The result could help people better conceptualize global warming. It could also help better detect climate change in satellite data, which can measure both shortwave radiation reflected by the Earth and long-wave radiation emitted by the Earth.

Most of the study’s simulations involved a one-time addition of carbon dioxide into the atmosphere. One scenario simulated continuously increasing CO2, as is happening now – in that case, the long-wave radiation effect lasted about 20 years before the shortwave effect took over.

“Our results do not change our overall expectation that the planet will continue to warm due to the burning of fossil fuels, but they do change our fundamental understanding of how that warming comes about,” said co-author David Battisti, a UW professor of atmospheric sciences.

The study supports what scientists are seeing in models and observations, Battisti added.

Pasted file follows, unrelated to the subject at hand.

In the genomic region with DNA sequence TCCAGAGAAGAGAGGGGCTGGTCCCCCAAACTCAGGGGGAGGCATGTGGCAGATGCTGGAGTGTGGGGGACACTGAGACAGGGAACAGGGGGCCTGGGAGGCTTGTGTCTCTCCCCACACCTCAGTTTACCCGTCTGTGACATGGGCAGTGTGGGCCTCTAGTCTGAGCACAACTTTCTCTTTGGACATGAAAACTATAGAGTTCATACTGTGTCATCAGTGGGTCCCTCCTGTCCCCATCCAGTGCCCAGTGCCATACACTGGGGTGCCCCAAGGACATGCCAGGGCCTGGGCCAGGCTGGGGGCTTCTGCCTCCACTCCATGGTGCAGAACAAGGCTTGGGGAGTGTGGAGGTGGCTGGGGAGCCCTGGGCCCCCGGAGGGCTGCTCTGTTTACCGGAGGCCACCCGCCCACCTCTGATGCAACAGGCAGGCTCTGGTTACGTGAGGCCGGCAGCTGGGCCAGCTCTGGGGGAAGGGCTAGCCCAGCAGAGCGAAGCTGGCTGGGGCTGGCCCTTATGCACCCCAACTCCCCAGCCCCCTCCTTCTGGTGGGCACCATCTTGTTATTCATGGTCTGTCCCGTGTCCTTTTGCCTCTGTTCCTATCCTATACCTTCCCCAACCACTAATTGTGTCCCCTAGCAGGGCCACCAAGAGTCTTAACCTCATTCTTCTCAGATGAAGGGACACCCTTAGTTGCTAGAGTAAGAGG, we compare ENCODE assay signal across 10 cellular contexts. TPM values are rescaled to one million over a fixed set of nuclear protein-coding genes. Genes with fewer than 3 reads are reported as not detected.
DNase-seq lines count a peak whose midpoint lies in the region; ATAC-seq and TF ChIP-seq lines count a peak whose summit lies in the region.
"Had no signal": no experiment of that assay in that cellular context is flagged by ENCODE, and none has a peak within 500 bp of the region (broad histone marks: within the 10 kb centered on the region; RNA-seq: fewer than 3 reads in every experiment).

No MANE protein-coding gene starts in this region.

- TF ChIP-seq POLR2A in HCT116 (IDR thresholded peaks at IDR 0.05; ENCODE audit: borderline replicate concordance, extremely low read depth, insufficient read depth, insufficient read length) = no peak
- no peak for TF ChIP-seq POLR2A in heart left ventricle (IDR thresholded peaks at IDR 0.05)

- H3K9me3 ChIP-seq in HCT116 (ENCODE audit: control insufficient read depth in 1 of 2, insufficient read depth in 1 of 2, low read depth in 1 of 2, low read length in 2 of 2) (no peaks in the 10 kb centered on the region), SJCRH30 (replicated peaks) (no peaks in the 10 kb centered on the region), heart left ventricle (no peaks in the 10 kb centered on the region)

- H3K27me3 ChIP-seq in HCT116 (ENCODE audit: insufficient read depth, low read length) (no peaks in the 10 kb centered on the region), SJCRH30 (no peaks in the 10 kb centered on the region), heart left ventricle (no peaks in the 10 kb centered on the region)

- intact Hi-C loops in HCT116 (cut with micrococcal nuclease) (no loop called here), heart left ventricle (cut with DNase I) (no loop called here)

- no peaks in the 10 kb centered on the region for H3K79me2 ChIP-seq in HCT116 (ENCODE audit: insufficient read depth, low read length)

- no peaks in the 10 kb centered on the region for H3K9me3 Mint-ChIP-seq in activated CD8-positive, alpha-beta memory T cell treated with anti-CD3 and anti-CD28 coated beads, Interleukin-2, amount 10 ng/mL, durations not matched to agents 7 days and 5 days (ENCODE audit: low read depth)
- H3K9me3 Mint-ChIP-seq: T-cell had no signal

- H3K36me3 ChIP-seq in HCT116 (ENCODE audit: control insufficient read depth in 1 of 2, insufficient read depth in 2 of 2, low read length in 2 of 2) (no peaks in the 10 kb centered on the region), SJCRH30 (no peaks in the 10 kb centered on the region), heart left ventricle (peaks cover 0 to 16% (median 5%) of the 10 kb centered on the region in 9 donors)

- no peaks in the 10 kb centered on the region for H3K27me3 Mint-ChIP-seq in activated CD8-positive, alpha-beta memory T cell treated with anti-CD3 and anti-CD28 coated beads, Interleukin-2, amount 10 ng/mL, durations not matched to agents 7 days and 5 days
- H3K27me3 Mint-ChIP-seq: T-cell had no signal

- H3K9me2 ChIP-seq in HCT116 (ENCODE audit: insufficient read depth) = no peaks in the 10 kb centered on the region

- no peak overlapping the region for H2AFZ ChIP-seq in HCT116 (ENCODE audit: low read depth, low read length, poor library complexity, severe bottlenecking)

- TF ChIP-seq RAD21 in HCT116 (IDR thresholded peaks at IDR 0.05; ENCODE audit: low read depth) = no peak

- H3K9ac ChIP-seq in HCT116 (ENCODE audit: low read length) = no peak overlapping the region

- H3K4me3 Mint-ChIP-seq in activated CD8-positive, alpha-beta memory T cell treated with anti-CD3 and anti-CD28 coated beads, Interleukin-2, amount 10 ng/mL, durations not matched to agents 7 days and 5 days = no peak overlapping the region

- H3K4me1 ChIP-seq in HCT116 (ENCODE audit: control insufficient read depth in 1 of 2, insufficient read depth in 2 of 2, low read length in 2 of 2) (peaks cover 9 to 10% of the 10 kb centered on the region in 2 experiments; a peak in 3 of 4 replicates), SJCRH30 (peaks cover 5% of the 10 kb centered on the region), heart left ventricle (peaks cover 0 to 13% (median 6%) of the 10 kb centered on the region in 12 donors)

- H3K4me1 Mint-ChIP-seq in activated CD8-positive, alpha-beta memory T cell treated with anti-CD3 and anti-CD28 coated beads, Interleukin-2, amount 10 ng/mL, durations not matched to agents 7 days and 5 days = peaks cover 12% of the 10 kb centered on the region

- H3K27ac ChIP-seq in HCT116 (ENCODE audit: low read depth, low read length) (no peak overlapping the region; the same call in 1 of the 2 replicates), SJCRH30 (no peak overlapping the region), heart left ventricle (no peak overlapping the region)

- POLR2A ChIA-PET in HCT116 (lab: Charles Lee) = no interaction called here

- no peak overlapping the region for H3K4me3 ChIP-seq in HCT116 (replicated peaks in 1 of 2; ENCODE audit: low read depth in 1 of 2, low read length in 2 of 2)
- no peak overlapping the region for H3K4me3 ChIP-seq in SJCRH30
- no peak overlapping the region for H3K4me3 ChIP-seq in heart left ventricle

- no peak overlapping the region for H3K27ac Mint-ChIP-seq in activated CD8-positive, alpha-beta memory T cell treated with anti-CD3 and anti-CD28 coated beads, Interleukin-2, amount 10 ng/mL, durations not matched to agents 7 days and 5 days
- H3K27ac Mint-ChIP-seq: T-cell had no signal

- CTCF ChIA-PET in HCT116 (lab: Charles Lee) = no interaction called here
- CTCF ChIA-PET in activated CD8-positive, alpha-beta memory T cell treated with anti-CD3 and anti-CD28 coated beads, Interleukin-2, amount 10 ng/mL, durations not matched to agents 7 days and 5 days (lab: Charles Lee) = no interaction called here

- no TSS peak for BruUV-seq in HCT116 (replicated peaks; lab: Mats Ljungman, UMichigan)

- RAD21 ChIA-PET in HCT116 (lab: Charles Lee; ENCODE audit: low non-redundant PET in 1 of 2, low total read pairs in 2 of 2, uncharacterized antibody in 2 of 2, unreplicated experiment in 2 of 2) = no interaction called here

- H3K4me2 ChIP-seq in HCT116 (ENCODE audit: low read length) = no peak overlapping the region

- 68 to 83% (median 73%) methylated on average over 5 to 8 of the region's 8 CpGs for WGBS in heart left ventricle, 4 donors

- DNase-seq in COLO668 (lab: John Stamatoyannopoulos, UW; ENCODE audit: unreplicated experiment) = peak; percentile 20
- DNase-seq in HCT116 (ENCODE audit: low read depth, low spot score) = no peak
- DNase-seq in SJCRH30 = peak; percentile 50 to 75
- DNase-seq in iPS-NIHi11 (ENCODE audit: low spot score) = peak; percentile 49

5 thoughts on “Climate debate not over: MIT study says greenhouse warming theory is wrong — but offers new warming hypothesis”

  1. I don’t know whether it’s THIS interpretation of the study, or the study itself, which gets it seriously wrong but somebody did, somewhere.

    Even if the “trapping of radiation” thing exists (the Stephan-Boltzmann Law suggests it doesn’t, in the way assumed by “warmists”), one way it definitely DOESN’T work is like a blanket. Blankets prevent cooling by inhibiting conduction and convection, not radiation.

    A blanket is a TERRIBLE analogy to use because it presents the OPPOSITE picture, in a way, of the actual radiation physics involved. As such, it gives people very much the wrong idea about how it is supposed to work, and actually misleads them about “global warming”. People say, “A blanket. Yeah. That explains it. Blankets keep me warm. Global warming works like a blanket.”